## README

# easy-tree

This simple Node.js module provides an easy way to manipulate tree data structures.

## Usage

Require the module and create a `Tree`

object:

```
var Tree = require('easy-tree');
// Create an empty tree
var tree = new Tree();
// Create a tree from an arbitrary data object
var tree = new Tree({
a : 1,
b : 2
});
// Create a tree with several children from an array
var tree = new Tree([
{ a : 1 },
{ b : 2 }
]);
// Create a multi-level tree using the `children` property
var tree = new Tree({
a : 1,
b : 2,
children : [
{ c : 3 },
{ d : 4 }
]
});
// If you're not a fan of `new`
var tree = Tree();
```

A `Tree`

object represents a tree node. Tree nodes must be JavaScript objects.
They can have any data attributes that do not conflict with `Tree`

object
method names, and one or more children, which are stored in the `children`

array.

You can use `tree.children[i]`

and `tree.children.length`

to retrieve and count
children, but **do not manipulate the children array directly!** Instead, use
the following methods to safely and correctly perform operations on the tree:

## Methods

Most methods take a `path`

argument which is an array of 0-based indices that
point to a tree node. Omit the `path`

argument or use `[]`

to perform the
operation on the current node, but this is not valid for all operations: a
tree node cannot remove itself, or insert a node before or after itself,
because it doesn't know its own parent.

Many methods take a `child`

argument, which can be either a `Tree`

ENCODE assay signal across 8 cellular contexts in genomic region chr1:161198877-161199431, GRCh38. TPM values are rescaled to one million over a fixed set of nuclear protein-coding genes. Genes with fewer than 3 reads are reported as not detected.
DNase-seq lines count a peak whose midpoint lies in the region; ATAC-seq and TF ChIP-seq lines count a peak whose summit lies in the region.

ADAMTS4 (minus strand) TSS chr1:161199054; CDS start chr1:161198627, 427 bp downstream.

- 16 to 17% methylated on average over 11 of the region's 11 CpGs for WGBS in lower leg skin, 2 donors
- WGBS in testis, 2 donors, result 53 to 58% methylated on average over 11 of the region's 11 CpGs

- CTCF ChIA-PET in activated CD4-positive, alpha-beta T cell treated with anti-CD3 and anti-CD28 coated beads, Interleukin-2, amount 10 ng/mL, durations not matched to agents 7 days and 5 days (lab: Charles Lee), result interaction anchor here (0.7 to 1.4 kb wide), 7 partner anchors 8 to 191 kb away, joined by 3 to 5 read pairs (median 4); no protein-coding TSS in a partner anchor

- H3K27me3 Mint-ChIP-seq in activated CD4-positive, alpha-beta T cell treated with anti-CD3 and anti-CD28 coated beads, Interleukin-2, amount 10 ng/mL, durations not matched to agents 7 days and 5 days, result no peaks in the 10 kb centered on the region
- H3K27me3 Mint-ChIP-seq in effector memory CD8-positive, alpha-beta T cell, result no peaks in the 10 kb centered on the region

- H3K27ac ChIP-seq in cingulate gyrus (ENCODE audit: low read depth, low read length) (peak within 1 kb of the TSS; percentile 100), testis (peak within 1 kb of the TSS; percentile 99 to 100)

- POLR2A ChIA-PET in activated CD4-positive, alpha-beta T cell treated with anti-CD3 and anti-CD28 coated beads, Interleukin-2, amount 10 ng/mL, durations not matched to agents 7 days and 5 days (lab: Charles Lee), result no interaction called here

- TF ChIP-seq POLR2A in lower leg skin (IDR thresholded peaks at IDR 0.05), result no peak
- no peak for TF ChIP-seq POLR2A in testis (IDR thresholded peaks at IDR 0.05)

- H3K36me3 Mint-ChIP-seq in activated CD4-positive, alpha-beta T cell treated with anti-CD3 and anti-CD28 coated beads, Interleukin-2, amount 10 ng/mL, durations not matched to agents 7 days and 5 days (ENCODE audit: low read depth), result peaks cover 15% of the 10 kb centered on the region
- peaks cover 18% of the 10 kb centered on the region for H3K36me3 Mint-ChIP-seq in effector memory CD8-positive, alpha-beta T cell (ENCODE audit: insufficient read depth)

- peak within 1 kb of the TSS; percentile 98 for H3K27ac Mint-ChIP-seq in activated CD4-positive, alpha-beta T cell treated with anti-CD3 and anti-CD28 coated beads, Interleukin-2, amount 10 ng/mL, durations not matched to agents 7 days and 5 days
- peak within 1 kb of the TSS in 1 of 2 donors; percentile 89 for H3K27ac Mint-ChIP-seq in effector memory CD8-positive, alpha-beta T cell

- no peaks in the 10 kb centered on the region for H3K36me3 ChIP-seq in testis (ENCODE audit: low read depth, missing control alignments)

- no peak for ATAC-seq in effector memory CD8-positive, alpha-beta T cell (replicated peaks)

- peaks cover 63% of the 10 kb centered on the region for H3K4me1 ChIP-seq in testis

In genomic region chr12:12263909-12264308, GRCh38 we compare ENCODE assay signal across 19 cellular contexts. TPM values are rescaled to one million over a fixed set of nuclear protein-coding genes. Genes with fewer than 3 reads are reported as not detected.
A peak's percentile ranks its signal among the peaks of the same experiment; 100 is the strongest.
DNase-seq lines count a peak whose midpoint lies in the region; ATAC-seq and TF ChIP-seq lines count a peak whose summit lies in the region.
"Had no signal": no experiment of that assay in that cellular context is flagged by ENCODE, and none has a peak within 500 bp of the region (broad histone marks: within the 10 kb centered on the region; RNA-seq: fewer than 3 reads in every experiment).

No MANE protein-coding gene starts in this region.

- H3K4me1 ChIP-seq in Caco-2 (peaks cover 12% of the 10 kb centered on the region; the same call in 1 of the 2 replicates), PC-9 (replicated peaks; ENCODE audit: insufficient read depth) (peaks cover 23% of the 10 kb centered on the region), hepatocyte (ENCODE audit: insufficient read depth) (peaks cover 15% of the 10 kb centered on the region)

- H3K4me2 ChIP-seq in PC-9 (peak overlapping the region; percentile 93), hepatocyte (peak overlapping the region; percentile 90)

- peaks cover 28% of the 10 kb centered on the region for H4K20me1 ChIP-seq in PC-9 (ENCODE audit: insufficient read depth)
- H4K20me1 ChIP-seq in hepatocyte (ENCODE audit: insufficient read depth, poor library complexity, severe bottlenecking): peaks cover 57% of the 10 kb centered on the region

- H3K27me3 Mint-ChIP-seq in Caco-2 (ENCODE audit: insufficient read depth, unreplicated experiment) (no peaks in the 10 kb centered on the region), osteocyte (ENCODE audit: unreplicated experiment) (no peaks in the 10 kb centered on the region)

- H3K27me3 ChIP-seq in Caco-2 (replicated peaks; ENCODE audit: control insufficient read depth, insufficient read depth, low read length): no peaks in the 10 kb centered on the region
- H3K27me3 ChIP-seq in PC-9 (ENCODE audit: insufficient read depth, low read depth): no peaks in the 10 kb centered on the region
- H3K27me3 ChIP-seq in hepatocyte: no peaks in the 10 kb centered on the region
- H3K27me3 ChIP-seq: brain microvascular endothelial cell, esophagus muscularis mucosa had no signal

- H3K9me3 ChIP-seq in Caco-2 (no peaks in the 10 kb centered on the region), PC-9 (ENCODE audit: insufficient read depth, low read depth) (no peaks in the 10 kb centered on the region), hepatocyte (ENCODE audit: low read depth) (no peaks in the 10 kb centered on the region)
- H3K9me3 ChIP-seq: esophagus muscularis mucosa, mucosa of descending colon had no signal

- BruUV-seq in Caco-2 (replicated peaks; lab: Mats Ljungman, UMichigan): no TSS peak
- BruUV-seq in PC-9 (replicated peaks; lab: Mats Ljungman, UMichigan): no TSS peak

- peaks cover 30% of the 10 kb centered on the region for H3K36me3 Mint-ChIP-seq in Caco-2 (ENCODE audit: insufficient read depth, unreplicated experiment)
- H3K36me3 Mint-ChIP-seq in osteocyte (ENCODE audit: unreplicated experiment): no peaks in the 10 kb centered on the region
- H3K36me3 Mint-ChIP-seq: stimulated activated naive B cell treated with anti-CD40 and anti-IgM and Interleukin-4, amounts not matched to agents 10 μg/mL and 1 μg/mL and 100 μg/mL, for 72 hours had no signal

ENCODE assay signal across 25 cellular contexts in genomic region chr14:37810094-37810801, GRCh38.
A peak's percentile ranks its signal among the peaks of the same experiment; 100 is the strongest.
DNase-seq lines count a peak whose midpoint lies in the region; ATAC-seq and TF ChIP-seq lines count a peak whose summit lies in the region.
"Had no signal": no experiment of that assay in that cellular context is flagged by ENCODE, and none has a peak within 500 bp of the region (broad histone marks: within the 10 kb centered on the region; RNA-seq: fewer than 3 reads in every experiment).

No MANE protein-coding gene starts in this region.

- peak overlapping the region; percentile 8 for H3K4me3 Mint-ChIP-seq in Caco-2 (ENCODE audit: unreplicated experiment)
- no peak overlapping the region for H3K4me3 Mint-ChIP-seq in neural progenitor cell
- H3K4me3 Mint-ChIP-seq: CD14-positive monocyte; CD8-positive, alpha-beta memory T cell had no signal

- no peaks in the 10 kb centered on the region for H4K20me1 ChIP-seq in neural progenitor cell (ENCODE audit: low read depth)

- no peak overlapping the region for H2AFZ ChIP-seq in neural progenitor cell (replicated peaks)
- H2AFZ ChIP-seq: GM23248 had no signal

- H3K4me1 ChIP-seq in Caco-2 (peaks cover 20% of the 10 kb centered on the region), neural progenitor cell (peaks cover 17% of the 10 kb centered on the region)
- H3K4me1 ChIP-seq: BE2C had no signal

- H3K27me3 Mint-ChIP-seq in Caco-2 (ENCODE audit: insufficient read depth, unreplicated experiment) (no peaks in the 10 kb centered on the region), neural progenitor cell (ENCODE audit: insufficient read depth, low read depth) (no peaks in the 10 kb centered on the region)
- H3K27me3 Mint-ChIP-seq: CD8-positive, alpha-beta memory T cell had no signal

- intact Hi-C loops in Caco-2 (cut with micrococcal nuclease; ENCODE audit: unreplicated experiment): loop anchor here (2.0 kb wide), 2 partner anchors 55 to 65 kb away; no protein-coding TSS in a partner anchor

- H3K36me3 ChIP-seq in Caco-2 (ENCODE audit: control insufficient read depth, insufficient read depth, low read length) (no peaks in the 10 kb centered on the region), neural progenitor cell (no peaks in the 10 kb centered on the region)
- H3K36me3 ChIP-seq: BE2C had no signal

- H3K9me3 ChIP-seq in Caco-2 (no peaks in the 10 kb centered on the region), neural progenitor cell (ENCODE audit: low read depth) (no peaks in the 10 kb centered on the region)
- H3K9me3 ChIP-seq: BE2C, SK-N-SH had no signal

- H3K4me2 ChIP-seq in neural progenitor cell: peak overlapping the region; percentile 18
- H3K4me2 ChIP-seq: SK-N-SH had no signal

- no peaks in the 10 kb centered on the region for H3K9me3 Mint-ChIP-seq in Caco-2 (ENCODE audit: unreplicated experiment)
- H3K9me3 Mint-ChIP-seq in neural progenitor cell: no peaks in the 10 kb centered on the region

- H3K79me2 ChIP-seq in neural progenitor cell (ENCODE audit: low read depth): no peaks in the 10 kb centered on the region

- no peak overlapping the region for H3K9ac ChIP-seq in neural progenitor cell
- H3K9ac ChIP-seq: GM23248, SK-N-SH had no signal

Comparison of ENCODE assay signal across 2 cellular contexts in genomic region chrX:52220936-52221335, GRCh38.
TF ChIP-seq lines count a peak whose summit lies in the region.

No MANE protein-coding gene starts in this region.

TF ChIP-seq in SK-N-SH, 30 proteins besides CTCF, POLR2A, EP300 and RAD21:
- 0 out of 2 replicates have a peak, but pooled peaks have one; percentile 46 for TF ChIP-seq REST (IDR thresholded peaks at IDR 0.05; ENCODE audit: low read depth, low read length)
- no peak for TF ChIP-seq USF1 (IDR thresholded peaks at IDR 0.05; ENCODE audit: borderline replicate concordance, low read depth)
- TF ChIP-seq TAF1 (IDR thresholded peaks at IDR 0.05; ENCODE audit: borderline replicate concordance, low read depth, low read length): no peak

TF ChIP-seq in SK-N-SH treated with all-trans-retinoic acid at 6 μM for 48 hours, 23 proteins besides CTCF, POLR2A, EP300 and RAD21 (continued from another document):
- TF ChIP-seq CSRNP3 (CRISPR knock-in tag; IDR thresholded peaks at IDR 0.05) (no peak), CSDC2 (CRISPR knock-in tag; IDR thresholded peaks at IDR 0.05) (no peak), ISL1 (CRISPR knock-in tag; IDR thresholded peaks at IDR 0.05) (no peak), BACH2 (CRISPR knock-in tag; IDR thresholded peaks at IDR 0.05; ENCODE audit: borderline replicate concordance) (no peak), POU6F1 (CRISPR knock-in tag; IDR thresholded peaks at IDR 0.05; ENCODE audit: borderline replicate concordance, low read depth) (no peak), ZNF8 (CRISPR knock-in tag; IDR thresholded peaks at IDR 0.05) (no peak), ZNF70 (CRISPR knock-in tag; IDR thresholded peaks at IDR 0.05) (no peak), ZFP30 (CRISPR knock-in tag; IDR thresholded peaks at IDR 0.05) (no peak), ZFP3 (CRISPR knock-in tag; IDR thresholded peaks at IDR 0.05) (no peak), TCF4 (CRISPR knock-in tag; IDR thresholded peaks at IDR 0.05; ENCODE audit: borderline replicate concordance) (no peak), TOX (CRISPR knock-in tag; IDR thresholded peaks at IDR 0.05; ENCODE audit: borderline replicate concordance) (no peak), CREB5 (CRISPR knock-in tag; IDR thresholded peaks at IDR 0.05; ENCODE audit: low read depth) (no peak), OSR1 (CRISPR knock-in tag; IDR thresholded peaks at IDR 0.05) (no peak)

instance or
a plain object which will be converted to a `Tree`

instance.

### tree.get([path])

Returns the subtree at `path`

(or the tree itself, if `path`

is `[]`

or
omitted).

### tree.prepend([path], child)

Insert `child`

as the first child of the node given by `path`

.

Returns the new number of children of the modified node.

### tree.insertBefore(path, child)

Insert `child`

before the node given by `path`

.

`path`

cannot be omitted and must contain at least 1 element.

Returns the new number of children of the modified node.

### tree.append([path], child)

Insert `child`

as the last child of the node given by `path`

.

Returns the new number of children of the modified node.

### tree.insertAfter(path, child)

Insert `child`

after the node given by `path`

.

`path`

cannot be omitted and must contain at least 1 element.

Returns the new number of children of the modified node.

### tree.remove(path)

Removes the node specified by `path`

, and **inserts each of its children where
the removed node used to be**.

`path`

cannot be omitted and must contain at least 1 element.

Returns the removed node (without any children).

### tree.prune(path)

Removes the entire subtree beginning with the node specified by `path`

.

`path`

cannot be omitted and must contain at least 1 element.

Returns the removed node and all its children.

### tree.keys([path])

Returns an array of all data attributes in the node specified by `path`

(same
as `Object.keys()`

but excludes the `children`

property).

### tree.walk([path], [cb])

For the node specified by `path`

and any child and descendant nodes, calls `cb`

**synchronously** with parameters `path, node`

.

Returns the total number of nodes visited.

You can omit the `cb`

parameter to just count the number of nodes in a tree.

If `cb`

returns `false`

for a given node, the `walk`

function will not descend
to that node's children and they will not be included in the count of nodes
visited.

## Other Notes

`Tree`

objects also contain the following private methods, so you cannot use
any of these names as data attributes:

`_doAtPath`

`_makeTree`

`_throwPathError`

`_walk`

Saving tree data to JSON and restoring it later works just fine:

```
var myTree = new Tree({ ... });
var savedData = JSON.stringify(myTree);
myTree = new Tree(JSON.parse(savedData));
```